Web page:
Cool wedbook, the day can’t come soon enough.
Closest By Air
Mumbai Airport 240 kms 2h 30m
Surat Airport 170 kms 50m
Daman Airport 160 kms 50m
Closest By Rail
Nashik Station 81 kms 6h
Surat Station1 66 kms 10h
Valsad Station 134 kms 8h
Closest By road
Nashik 75 kms 1h 40m
Surat 165 kms 3h 18m
Mumbai 242 kms 4h 49m
Vadodara 293 kms 5h 25m
Ahmedabad 400 kms 7h 40m
Places to Visit in Saputara
Nestled in the heart of this beautiful hill station, the Saputara Lake attracts a horde of visitors year-round. The lake is encompassed by undulating hills and lush greenery, which make it a picturesque place to relax and rejoice. It also offers a distant panorama of the majestic Sahyadri Hills.Echo Point is a famous vantage point and a picnic spot, which attracts a horde of locals as well as tourists. This viewpoint offers a splendid view of the surrounding landscapes, which is made of gurgling waterfalls and abundant greenery.Gandhi Shikhar, popularly known as the Sunset Point, is a prominent attraction. As the evening approaches, the sky is painted with an orange hue of the setting sun, which forms a spectacular sight to behold. Gira Waterfalls are a beautiful seasonal cascade located on the Waghai road at a distance of 49kms from Saputara. The falls emerging from a tributary called Kapri is located in the scenic hilly area where you can relax and enjoy a picnic lunch with your family.Artist’s Village is regarded as the cultural and traditional center of the region. It is regarded as the best places to visit in Saputara for buying traditional as well as tribal artifacts. Warli paintings and the tribal craft objects are some of the rare ones which you can find here. The place is regarded as an ideal place to learn about the culture of this region.
Situated on the state border between Gujarat and Maharashtra, near Saputara, the Hatgad Fort is an ancient citadel that overlooks some splendid landscapes. The history of this fort states that it was built by the great Maratha ruler Chhatrapati Shivaji during his reign. Offering stunning vistas of the Sahyadris, this fort is a delightful destination for history buffs as well as nature lovers.Situated on the southern tip of Saputara Lake, Nageshwar Mahadev Temple is the most celebrated shrine of the hill station. This beautiful temple enshrines Lord Shiva's Swayambhu idol. Although this temple is visited by several devotees every day, it witnesses a huge influx of devotees on Mahashivratri – the prime Hindu festival dedicated to Lord Shiva.It is a religious destination, which forms an important part of every tour itinerary of this hill station. This group of natural caves is named after Pandavas – the five mighty warrior brothers from the Hindu epic Mahabharata. People believe that during their exile, they stopped at this hideout for a brief period and worshipped Lord Shiva. Owing to the religious association, these caves attract several visitors round the year. Get a detailed information about Maharashtra tourism such as best time to visit, places to visit and things to do in Maharashtra.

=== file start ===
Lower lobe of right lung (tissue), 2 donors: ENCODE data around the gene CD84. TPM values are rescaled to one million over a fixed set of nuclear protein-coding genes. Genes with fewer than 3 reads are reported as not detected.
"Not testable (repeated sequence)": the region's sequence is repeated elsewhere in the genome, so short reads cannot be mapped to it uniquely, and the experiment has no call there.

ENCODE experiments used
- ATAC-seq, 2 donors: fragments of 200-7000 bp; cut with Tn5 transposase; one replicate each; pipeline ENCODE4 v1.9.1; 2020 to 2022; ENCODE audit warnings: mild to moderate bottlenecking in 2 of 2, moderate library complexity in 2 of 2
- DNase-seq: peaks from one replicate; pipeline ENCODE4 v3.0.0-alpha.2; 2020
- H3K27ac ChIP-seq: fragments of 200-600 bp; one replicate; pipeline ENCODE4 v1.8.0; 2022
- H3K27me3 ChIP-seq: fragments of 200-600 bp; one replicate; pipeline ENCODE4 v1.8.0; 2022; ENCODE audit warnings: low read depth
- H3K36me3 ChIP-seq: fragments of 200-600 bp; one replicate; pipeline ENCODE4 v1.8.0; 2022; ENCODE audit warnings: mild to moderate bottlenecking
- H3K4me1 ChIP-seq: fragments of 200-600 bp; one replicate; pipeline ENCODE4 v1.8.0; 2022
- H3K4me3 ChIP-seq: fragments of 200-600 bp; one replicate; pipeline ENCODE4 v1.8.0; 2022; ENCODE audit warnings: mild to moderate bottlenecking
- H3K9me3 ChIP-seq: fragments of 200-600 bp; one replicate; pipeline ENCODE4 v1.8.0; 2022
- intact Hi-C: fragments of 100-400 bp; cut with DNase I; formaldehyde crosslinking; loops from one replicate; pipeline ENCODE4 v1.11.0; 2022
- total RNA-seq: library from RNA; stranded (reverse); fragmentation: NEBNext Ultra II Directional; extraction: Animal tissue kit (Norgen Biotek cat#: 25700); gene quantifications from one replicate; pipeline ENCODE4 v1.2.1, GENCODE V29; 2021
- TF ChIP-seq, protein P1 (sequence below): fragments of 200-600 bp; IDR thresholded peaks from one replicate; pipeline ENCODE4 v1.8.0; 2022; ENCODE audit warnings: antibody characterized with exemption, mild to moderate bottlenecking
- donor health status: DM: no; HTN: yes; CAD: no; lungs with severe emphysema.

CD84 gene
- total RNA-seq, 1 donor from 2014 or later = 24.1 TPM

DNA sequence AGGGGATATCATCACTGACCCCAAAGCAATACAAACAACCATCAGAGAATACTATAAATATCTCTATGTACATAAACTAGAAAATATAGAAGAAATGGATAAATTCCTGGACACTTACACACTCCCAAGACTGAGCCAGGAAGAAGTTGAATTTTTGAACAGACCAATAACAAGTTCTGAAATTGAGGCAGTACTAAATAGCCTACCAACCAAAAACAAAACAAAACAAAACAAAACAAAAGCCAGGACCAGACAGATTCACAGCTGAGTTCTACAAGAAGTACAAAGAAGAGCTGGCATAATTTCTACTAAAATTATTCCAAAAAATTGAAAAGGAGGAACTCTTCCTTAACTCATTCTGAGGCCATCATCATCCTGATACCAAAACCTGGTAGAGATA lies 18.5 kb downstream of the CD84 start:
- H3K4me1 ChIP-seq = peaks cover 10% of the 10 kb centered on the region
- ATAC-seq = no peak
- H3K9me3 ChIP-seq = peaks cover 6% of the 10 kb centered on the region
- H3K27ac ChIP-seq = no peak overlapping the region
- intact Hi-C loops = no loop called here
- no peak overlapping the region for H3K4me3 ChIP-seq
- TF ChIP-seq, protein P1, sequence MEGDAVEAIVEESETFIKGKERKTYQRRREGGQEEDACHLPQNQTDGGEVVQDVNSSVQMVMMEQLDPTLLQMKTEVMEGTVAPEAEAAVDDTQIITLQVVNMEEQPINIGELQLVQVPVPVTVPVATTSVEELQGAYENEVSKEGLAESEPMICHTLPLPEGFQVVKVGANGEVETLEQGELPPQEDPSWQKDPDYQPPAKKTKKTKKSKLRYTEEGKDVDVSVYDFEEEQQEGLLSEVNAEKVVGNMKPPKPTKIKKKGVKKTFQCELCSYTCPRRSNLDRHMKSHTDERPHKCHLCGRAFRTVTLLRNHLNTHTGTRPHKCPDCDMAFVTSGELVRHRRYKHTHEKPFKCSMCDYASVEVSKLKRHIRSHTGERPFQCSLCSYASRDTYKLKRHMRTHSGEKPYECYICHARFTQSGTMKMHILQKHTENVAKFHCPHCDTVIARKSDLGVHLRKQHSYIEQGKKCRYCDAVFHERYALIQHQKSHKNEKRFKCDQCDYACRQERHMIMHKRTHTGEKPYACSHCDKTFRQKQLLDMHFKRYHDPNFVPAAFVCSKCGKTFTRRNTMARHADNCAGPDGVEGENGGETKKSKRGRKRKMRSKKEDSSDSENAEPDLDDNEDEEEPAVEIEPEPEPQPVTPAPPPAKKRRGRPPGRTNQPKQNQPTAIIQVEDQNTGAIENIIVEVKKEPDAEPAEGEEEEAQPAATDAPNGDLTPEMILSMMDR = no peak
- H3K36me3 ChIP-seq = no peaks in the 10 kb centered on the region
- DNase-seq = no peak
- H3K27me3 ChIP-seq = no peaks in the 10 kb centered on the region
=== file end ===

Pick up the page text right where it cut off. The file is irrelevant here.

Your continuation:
Club Mahindra Hatgad Resort in Saputara is a place that just takes your breath away. It is the perfect combination of luxury and scenic beauty, an ideal retreat for guests looking for a relaxing change from the monotony. With the best accommodation and dining amenities, Club Mahindra Hatgad is best resort in and around Saputara to be.
The Seven Steps – What do they represent?
This portion of the ceremony takes places following the tying of the Mangalsutra (hyperlink) and establishes the commitment the couple makes to each other during the Hindu wedding ceremony. Saptapadi quite literally translates from Sanskrit to ‘seven steps’. Many are familiar with images across the Internet of Indian Brides leading their Grooms around the fire pit at the Mandap, but few know the significance of these steps.
The Seven Steps
The following is a list of the promises the couple makes as they complete each full circle. While the couple is making their rounds, the priest dictates mantras pertaining to each specific phere. The Groom takes the pinky finger (or hand) of his Bride and leads her for the first four pheras, and then they switch places and the Bride finishes the last three by leading him to the culminating step. Each of these pheras signifies a specific meaning for both the Bride and Groom – complementary meanings that ensure that they will work as a unit to make this marriage successful, healthy, and prosperous.